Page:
59ºF

Rubio takes aim at Senate seat

Expected to announce bid this week

Ahead of Florida?s primary, polls showed front-runner Donald Trump ahead of Florida Sen. Marco Rubio. Rubio has been urging constituents to vote for him, saying a vote for John Kasich or Sen. Ted Cruz is a vote for Trump.
Ahead of Florida?s primary, polls showed front-runner Donald Trump ahead of Florida Sen. Marco Rubio. Rubio has been urging constituents to vote for him, saying a vote for John Kasich or Sen. Ted Cruz is a vote for Trump. (Scott Olson/Getty)


WASHINGTON – Florida Senator Marco Rubio's campaign for the White House may have fizzled, but now there's word he could be returning to the senate.

 

This comes after Rubio said he would be leaving Washington for good. Concern was growing among the Republicans that they could lose their Senate majority.

 

Analysts say if Rubio does announce his bid for reelection, Republicans could get a second chance.

 

"With Republican candidates in the race, they are not fairing very well to the Democrat opponent," News4Jax Political Analyst Jennifer Carroll said. "They're for Mitch McConnell and Donald Trump and have been encouraging Marco Rubio that they will be behind him financially if he should go back in his seat to run."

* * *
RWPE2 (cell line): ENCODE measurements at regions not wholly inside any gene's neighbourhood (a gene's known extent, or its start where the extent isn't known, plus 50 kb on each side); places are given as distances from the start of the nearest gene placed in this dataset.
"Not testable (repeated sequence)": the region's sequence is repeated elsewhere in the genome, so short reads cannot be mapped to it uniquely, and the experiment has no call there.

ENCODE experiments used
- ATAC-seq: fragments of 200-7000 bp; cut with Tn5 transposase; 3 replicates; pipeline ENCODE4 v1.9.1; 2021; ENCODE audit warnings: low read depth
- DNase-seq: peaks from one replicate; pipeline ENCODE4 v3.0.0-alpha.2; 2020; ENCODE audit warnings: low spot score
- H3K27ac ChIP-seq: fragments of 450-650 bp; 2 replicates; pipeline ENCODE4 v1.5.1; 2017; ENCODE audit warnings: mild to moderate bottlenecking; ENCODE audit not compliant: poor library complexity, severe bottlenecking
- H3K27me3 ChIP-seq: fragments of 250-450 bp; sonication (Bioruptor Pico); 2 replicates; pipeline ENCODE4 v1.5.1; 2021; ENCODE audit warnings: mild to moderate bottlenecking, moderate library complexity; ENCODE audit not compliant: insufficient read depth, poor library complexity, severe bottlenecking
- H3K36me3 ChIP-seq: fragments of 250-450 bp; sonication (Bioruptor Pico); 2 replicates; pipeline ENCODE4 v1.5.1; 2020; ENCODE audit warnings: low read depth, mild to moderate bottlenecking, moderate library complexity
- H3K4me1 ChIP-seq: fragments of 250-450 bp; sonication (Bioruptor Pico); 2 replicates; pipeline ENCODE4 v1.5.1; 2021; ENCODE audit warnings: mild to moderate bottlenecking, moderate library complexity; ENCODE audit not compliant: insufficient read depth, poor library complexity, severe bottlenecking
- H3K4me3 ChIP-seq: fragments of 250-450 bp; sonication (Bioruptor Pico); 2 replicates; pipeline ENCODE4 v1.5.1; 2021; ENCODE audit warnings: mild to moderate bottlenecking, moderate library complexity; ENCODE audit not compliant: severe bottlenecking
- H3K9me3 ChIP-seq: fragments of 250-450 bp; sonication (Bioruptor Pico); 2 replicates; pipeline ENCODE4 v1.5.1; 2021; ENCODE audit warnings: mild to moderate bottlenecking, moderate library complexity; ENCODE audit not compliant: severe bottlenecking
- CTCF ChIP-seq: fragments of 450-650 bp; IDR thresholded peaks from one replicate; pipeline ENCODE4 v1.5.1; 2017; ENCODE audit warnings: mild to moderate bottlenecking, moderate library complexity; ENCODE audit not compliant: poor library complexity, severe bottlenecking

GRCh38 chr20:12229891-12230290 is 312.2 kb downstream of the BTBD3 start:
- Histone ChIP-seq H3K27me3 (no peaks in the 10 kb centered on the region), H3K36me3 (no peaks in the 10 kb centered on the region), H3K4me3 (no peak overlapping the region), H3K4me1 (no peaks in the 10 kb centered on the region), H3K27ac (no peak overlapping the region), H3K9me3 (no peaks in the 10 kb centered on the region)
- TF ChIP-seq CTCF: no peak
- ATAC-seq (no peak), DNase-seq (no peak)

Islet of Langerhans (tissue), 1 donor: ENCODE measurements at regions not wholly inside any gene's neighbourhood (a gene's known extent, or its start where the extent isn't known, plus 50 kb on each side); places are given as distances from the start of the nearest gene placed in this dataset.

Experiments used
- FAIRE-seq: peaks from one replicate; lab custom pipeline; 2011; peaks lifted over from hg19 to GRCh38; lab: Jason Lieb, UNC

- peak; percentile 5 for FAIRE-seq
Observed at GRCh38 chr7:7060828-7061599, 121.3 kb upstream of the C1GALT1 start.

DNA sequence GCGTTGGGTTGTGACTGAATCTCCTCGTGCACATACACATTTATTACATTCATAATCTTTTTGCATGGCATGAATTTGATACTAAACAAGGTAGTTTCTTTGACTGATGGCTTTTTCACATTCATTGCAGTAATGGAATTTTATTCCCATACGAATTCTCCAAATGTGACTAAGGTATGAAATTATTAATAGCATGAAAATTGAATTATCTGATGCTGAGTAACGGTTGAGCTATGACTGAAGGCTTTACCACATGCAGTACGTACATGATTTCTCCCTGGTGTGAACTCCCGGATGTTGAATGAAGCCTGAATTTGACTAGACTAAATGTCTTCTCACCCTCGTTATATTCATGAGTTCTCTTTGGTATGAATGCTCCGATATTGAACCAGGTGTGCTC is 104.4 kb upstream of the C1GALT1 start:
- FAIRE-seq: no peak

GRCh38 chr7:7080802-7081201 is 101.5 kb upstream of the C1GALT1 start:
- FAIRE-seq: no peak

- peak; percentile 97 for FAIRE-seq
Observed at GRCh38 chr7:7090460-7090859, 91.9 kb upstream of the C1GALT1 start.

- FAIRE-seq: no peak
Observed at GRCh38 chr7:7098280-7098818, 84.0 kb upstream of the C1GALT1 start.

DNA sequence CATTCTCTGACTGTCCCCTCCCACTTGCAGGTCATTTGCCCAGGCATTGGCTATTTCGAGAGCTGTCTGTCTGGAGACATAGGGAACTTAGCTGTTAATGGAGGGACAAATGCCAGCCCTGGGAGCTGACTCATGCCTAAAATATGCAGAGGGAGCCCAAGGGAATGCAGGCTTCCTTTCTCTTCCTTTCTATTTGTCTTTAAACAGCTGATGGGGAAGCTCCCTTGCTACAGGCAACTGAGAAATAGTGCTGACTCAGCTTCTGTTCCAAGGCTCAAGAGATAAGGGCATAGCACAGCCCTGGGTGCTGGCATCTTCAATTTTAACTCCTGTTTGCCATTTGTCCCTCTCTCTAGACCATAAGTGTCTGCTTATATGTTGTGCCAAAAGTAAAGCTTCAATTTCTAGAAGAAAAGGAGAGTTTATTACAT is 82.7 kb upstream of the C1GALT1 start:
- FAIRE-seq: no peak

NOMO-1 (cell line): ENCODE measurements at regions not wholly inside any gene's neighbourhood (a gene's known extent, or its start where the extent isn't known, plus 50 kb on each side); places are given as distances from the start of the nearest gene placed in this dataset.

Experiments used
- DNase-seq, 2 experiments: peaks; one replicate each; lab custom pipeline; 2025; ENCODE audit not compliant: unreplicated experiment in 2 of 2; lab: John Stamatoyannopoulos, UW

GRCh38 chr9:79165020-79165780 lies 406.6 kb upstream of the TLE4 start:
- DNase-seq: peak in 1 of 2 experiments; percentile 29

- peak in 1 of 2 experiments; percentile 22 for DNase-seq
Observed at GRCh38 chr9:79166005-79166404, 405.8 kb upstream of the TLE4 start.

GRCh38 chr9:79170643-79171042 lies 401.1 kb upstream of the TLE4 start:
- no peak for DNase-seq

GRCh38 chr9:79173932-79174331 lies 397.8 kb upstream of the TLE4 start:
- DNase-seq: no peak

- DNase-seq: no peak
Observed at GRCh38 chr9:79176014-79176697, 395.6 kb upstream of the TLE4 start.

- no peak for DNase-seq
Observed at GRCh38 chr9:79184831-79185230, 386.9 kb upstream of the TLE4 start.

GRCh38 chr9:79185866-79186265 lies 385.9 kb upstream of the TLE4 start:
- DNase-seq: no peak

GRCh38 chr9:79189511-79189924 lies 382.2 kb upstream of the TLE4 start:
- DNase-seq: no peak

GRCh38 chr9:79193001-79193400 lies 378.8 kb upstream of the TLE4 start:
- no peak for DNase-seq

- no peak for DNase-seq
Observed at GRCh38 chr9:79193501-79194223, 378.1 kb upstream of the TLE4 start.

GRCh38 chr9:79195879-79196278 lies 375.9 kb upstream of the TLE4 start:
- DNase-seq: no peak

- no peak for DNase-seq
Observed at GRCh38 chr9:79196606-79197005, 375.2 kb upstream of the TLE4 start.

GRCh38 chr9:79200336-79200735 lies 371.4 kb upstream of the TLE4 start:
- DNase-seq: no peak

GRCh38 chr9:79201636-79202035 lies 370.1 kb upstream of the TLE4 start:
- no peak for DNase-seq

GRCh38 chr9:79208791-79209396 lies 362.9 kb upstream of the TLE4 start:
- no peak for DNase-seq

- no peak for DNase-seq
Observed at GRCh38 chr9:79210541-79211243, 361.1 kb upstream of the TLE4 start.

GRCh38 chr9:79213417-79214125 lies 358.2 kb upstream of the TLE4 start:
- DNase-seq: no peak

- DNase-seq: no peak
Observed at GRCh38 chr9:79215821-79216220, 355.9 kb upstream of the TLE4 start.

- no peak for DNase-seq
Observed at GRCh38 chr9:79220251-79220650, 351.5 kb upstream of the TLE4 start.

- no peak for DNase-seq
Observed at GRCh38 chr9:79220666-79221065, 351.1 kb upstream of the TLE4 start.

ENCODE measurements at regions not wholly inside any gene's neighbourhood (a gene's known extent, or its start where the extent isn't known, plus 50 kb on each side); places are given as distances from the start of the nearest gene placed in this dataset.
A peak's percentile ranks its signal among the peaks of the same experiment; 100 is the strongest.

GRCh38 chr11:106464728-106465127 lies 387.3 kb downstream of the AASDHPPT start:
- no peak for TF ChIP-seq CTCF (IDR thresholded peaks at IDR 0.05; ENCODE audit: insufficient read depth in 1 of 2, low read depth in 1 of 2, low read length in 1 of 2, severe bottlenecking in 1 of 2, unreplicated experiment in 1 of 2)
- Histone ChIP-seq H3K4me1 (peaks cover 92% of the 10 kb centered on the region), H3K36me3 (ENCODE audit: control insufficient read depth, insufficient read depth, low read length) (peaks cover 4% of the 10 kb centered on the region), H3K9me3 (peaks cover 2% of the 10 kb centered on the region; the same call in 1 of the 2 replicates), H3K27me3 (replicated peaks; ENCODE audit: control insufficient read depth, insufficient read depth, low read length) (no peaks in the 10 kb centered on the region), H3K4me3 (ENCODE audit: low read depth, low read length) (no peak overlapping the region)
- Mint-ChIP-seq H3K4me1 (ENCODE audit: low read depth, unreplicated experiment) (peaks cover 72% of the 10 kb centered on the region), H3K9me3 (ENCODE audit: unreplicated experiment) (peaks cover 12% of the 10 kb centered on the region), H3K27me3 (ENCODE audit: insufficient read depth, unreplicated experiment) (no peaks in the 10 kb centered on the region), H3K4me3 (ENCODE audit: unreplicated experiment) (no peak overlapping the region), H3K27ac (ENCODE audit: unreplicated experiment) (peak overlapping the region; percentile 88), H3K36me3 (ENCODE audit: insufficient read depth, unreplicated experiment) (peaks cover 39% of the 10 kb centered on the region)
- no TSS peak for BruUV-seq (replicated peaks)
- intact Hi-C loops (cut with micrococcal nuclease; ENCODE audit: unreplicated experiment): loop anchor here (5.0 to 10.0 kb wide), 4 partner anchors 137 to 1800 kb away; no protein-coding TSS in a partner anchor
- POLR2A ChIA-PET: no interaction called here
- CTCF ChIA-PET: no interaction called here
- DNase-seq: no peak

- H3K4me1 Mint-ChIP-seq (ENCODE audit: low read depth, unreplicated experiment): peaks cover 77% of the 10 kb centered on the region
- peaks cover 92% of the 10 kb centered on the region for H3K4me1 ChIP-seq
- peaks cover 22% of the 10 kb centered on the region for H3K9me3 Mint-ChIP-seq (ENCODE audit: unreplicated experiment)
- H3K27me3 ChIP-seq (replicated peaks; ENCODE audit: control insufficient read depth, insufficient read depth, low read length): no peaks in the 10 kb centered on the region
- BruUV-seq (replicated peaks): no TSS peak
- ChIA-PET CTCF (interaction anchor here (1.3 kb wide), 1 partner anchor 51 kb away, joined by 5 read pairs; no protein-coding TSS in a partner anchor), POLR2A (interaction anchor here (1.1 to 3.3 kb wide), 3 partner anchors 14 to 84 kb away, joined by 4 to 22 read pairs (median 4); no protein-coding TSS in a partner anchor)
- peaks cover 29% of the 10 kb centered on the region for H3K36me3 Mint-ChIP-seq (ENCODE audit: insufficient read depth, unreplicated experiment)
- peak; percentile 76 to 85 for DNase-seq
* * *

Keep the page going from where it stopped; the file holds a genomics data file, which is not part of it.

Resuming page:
Carroll said Rubio's potential run doesn't comes as much of a surprise, but adds he could face some challenges.

 

"The problem for Rubio will be, can he overcome what was stated for months that he did not like the senate, as it was reported by people close to him," Carroll said.

 

Strategists working key Senate races in Ohio, Wisconsin, Pennsylvania and New Hampshire are looking at the potential candidate for trouble.

 

Donald Trump's numbers are reportedly down in those states. That's leading some to worry Rubio could drag Senate incumbents.

 

But Carroll said a Rubio boost from Florida could change the game if he plays his cards right.

 

"In the state we have more registered Democrats than Republicans. So he will have to go into that middle of the road," Carroll said. "The Independents and Republicans would have to woo them over."


About the Authors: